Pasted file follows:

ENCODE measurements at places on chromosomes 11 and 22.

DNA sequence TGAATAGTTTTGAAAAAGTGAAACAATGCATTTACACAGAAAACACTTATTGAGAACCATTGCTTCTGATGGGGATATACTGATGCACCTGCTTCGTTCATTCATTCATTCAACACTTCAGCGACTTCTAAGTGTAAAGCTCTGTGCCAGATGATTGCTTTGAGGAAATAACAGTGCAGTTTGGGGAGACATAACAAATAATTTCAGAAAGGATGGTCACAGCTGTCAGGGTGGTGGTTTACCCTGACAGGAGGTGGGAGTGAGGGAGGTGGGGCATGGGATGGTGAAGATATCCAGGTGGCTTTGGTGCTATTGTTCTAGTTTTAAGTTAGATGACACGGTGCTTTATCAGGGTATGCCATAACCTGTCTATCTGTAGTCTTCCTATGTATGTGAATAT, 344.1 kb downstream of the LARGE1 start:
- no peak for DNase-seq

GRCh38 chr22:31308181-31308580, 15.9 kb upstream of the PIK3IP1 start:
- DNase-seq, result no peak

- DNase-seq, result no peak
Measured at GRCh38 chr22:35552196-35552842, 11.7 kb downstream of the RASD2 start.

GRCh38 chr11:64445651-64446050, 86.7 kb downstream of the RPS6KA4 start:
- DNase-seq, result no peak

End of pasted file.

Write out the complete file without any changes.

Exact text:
ENCODE measurements at places on chromosomes 11 and 22.

DNA sequence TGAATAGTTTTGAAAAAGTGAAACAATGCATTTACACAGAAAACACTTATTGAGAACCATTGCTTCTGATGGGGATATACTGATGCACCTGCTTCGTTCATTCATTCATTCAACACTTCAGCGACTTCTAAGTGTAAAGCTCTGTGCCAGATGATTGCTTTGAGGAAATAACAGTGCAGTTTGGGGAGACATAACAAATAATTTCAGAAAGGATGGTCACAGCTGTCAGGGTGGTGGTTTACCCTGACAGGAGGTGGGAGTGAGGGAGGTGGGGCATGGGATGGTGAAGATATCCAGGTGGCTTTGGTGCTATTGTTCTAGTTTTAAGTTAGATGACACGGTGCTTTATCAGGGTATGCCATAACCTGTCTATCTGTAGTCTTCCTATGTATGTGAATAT, 344.1 kb downstream of the LARGE1 start:
- no peak for DNase-seq

GRCh38 chr22:31308181-31308580, 15.9 kb upstream of the PIK3IP1 start:
- DNase-seq, result no peak

- DNase-seq, result no peak
Measured at GRCh38 chr22:35552196-35552842, 11.7 kb downstream of the RASD2 start.

GRCh38 chr11:64445651-64446050, 86.7 kb downstream of the RPS6KA4 start:
- DNase-seq, result no peak